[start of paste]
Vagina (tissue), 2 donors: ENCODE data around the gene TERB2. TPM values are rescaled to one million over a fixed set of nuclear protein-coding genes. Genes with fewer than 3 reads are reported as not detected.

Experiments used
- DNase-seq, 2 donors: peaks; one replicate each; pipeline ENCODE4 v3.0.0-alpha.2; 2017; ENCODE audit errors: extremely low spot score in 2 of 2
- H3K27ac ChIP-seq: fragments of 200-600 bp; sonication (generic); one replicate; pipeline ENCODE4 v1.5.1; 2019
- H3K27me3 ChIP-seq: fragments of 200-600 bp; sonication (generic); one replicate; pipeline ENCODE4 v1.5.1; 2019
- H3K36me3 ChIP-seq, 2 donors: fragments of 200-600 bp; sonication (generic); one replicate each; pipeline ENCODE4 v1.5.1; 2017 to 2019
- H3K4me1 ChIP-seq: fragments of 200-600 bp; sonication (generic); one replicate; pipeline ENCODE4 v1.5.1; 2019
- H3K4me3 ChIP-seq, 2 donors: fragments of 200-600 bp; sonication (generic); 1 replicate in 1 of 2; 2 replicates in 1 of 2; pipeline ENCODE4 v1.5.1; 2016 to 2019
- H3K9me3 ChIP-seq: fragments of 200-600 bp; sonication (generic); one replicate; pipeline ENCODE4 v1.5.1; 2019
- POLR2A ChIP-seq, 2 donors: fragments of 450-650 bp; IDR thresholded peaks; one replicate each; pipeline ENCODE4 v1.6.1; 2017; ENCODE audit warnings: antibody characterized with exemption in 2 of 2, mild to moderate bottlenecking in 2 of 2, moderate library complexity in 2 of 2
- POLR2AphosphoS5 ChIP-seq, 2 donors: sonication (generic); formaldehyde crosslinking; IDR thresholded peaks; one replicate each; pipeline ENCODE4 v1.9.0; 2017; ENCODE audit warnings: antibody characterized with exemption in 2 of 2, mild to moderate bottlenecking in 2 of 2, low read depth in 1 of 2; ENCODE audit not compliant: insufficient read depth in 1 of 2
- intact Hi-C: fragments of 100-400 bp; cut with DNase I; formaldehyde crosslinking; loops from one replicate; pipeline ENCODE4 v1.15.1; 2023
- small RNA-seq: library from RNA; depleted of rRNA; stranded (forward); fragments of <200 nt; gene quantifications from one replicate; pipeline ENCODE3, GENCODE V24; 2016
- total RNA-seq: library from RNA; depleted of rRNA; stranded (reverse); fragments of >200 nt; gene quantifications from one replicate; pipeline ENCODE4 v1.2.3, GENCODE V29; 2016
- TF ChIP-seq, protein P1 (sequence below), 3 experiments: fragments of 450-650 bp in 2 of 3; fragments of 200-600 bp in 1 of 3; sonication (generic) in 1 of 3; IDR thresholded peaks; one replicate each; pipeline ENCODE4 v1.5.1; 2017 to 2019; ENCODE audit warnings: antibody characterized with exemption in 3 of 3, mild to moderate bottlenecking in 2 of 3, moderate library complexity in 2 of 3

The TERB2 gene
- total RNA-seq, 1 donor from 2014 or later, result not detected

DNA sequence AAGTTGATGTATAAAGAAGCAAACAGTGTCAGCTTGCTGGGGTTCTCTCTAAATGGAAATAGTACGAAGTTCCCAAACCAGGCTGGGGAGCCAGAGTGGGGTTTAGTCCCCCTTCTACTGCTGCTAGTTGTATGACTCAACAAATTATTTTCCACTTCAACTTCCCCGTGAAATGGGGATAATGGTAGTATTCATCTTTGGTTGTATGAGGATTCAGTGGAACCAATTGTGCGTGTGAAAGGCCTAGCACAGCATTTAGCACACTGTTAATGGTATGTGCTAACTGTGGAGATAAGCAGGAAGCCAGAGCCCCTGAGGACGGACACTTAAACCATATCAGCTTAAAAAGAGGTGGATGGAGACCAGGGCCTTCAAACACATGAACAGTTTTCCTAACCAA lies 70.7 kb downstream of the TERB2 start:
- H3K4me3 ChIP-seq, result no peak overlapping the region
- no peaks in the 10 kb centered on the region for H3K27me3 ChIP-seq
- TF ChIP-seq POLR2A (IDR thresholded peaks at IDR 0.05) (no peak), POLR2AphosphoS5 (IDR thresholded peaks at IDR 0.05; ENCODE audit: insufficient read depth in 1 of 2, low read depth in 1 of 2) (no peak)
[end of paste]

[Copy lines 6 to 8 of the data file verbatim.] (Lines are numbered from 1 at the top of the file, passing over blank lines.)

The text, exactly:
- H3K36me3 ChIP-seq, 2 donors: fragments of 200-600 bp; sonication (generic); one replicate each; pipeline ENCODE4 v1.5.1; 2017 to 2019
- H3K4me1 ChIP-seq: fragments of 200-600 bp; sonication (generic); one replicate; pipeline ENCODE4 v1.5.1; 2019
- H3K4me3 ChIP-seq, 2 donors: fragments of 200-600 bp; sonication (generic); 1 replicate in 1 of 2; 2 replicates in 1 of 2; pipeline ENCODE4 v1.5.1; 2016 to 2019